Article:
Jane, and I sense many biased souls around here, give Pipes credit for predicting Islamist attacks. Here is what Jane says: "The US was attacked on 9-11 and the ONLY person who had predicted anything like a war based on the desire for a world califate was Daniel Pipes. The only scholar who read the Al Queda plans (widely circulated in the ME) and believed it after the fall of the FSU was Daniel Pipes. The only scholar who advocated pure scholarship representing all sides in ME studies on college campuses in the US was Daniel Pipes. To you this might not constitute a high degree of scholarship but to me it is uniquely correct and precient." My complaint against Pipes is his extreme anti-Muslim bias. This makes him a no-good SCHOLAR. Because I prefer reading more solid scholarship, I have avoided Pipes writings for some years now. But for the present happy occassion, I took another look. It seems the article that Pipes promotes as his "umique" prediction of the danger of Islamists is his 1995 article in "National Interest". Note that the Islamic danger became evident to almost all experts in 1979, with the Khomeini revolution. In 1995 Pipes talks mostly of states being in danger from Islamists, such as Egypt, Lebanon, and Algeria. Note that none of these regimes has fallen. There was a threat to the US itself from terrorists, and Pipes mentions the 1993 World Trade Center bombing, including quoting threats by one of those arrested. Thanks for letting us know, Pipes, what everybody knew. Al-Qaida seems not to be mentioned in the Pipes article. Well, the US anti-terrorism bodies knew of it very well, and were trying to get Bin Laden expelled out of Sudan (Eventually succeeding in 1996). Al- Qaida was established circa 1989. To realize what dangers Pipes foresaw, let us look at the list of his recommendations of "What We Should Do": 1. Do not engage in official or public dialogue (with radical fundamentalists). 2. Do not appease (fundamentalists). 3.Don't help fundamentalists. 4. Press fundamentalist states to reduce aggressiveness. 5.Support those confronting fundamentalist Islam. 6. Urge gradual democratization. Certainly none of these indicates a sense of a 9-11 danger. In any case, they are ordinary ideas which were mostly taken by people like Clinton who did not care much about Pipes. I think the most important part of the article is Pipes' criticism of a number of academic scholars who thought unlike him (including Fuad Ajami, Roy, Olivier, and L. Hadar). OK, so there were academics who thought the Islamic threat was not as great as Pipes thought. I didn't follow the writings of these scholars at the time (this is not my academic field), but I do know of Samuel Huntington's article "Clash of Civilizations", the most celebrated prediction of what is happenning, which was published in Foreign Affairs in 1993! My sense, based on recognizing some of Pipes' problems as a scholar, is that he left academia after being unable to get tenure. He may explain his departure differrently, but his timing is suggestive. Pipes got his PhD in 1978, and left teaching at Harvard in 1984 (a good time for being considered for tenure). Then he taught until 1986 in the Naval War College. No reason to move to that last teaching post without being kicked out of Harvard.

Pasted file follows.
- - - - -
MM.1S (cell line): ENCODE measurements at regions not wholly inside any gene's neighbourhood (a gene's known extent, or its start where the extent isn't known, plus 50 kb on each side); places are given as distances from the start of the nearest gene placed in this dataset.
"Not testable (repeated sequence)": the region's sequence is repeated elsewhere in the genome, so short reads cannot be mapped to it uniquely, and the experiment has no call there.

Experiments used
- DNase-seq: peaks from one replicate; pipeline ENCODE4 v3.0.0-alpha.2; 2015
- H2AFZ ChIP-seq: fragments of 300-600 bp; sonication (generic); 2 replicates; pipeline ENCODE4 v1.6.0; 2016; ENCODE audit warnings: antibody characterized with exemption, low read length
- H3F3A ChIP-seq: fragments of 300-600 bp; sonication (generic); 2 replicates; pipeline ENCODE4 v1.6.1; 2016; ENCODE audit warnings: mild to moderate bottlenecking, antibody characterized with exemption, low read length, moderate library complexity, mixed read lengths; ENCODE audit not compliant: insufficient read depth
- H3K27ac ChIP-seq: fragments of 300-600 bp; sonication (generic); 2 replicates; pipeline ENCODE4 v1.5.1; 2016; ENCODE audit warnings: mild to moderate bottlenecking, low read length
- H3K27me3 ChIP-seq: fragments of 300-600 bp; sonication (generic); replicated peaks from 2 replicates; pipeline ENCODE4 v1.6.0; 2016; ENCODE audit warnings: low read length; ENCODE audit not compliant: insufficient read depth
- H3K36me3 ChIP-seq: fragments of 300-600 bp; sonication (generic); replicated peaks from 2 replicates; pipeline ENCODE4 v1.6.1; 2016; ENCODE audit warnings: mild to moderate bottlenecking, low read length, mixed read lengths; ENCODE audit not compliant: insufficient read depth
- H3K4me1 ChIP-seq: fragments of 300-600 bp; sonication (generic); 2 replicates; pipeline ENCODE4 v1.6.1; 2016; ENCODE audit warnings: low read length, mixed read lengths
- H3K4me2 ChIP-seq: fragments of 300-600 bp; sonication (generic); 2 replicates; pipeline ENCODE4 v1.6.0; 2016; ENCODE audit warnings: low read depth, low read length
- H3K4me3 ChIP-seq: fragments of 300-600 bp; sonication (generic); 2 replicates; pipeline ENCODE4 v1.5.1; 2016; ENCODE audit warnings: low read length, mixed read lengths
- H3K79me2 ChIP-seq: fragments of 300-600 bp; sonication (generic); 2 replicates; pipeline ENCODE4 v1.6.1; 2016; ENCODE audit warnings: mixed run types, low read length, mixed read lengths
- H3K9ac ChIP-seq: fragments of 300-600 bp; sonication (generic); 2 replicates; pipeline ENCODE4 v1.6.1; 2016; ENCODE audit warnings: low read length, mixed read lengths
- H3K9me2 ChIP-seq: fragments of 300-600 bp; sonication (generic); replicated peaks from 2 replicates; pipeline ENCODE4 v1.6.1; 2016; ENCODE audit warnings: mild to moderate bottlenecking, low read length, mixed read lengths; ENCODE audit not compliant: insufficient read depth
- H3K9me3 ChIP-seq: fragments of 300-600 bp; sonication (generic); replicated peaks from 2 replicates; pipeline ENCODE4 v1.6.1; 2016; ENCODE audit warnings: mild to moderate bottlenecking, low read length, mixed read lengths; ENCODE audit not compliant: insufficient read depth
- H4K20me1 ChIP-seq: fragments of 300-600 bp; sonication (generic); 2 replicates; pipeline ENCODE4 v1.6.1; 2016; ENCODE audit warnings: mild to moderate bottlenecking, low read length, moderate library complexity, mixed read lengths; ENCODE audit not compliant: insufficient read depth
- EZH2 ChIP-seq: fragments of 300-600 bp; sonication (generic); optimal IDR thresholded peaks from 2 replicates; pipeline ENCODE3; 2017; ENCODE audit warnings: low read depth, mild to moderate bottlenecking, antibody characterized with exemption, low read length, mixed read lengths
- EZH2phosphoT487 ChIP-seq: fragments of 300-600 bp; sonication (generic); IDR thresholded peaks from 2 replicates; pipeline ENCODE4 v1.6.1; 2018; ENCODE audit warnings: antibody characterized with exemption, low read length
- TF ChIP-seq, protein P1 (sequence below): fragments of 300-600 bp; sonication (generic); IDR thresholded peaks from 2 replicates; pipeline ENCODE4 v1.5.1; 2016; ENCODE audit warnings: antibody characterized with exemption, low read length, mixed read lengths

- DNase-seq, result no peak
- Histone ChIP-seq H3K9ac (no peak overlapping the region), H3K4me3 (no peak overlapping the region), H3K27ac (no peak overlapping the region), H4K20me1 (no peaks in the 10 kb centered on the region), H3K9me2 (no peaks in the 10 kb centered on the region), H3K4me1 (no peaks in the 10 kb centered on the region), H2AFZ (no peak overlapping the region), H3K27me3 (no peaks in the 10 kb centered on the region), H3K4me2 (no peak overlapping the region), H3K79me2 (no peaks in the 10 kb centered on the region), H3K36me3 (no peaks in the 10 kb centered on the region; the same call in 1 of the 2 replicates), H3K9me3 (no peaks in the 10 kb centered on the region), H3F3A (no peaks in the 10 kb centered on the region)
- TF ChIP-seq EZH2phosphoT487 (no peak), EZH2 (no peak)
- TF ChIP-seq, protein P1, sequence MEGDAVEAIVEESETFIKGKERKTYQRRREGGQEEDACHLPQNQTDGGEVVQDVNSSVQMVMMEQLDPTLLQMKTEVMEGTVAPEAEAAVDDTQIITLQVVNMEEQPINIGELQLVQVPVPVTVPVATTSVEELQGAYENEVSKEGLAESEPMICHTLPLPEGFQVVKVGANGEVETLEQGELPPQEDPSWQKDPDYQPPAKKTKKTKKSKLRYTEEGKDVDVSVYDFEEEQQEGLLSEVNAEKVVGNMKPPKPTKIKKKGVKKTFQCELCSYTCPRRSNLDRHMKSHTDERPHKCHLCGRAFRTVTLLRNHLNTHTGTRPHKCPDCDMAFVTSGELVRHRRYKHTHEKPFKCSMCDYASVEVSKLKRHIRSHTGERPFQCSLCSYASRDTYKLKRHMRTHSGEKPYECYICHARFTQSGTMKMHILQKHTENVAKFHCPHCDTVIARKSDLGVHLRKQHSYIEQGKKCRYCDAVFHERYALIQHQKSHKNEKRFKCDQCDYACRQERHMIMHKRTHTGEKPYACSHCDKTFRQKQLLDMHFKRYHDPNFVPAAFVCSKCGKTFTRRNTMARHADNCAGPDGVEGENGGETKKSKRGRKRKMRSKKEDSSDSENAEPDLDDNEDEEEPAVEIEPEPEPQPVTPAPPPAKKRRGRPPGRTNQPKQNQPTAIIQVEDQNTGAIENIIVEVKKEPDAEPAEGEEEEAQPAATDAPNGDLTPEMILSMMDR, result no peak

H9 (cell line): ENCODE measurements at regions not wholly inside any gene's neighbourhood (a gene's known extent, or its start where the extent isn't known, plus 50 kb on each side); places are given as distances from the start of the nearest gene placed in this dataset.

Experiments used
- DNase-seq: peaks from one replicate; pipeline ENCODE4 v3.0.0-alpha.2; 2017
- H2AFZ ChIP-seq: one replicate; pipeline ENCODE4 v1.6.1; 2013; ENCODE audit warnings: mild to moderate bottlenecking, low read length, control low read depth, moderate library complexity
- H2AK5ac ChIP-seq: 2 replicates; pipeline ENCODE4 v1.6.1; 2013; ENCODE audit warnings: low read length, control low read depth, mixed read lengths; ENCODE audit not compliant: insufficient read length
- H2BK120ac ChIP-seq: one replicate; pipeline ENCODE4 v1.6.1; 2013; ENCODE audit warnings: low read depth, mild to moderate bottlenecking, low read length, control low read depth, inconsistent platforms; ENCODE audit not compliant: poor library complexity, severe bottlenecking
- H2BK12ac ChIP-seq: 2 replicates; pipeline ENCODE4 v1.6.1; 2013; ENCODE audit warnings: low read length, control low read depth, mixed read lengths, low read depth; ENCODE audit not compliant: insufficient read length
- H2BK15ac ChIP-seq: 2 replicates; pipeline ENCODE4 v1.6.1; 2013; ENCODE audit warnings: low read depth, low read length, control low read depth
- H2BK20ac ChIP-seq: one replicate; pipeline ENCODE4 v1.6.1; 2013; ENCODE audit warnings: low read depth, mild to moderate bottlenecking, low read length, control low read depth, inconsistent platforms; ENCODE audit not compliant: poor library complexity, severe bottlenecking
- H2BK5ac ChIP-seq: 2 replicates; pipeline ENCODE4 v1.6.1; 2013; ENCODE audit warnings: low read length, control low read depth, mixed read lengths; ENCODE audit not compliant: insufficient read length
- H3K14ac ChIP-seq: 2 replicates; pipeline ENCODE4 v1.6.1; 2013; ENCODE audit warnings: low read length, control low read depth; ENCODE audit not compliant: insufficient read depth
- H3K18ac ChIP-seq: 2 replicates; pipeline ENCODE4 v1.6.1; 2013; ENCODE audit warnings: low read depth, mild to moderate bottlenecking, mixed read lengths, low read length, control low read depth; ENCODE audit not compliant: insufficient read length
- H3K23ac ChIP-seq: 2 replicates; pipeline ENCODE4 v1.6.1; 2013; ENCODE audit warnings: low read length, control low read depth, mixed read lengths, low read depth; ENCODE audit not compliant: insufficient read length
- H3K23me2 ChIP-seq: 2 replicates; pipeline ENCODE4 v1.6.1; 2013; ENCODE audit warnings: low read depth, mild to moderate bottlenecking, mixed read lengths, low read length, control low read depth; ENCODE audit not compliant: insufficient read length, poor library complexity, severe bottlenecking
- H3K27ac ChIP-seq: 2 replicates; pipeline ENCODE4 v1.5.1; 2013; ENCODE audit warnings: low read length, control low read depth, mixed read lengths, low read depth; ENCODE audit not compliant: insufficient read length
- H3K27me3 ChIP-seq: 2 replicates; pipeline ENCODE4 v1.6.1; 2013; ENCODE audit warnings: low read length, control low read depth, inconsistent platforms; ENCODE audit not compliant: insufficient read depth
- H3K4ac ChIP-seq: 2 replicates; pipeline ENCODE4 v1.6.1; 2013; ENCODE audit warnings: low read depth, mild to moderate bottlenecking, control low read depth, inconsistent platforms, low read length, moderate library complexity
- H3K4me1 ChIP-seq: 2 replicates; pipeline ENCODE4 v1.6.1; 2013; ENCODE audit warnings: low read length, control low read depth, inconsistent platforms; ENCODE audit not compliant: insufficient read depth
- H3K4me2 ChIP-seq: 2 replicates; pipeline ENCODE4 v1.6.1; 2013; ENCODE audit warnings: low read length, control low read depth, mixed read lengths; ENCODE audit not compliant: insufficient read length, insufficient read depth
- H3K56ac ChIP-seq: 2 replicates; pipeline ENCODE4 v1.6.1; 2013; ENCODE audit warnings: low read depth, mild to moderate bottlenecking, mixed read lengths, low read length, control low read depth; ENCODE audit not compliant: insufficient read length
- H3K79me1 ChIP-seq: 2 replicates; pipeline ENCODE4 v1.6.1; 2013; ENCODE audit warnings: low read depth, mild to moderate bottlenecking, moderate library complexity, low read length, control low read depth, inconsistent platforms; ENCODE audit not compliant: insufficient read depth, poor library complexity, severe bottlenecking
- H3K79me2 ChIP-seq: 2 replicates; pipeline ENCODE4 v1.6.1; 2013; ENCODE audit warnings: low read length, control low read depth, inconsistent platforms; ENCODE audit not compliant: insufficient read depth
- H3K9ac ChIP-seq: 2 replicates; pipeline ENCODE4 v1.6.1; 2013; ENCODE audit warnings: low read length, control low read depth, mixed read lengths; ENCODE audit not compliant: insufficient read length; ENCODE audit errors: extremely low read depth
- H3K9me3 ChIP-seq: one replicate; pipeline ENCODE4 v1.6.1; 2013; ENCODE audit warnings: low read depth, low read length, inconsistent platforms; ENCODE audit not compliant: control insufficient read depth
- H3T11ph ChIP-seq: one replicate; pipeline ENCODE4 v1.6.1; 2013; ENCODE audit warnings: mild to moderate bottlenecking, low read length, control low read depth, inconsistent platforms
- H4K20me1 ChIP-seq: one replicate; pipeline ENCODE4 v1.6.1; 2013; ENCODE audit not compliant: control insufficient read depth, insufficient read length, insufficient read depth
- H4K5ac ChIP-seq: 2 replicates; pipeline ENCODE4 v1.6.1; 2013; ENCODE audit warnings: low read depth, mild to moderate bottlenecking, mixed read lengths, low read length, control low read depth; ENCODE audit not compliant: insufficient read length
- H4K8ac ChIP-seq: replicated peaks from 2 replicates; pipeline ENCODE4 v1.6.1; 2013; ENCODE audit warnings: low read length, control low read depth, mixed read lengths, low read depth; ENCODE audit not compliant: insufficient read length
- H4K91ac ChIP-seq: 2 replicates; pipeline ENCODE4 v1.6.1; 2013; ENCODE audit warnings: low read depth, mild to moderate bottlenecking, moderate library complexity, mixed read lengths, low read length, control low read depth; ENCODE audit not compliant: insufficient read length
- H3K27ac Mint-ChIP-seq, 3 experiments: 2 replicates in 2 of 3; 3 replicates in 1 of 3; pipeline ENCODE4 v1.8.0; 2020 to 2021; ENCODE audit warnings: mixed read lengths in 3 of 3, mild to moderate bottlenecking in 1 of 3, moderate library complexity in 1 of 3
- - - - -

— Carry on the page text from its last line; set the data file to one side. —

U.S. envoy to UN visits Cuba's UN Mission, a first in decades (AP)
from the article: The safe passage: The history of a farce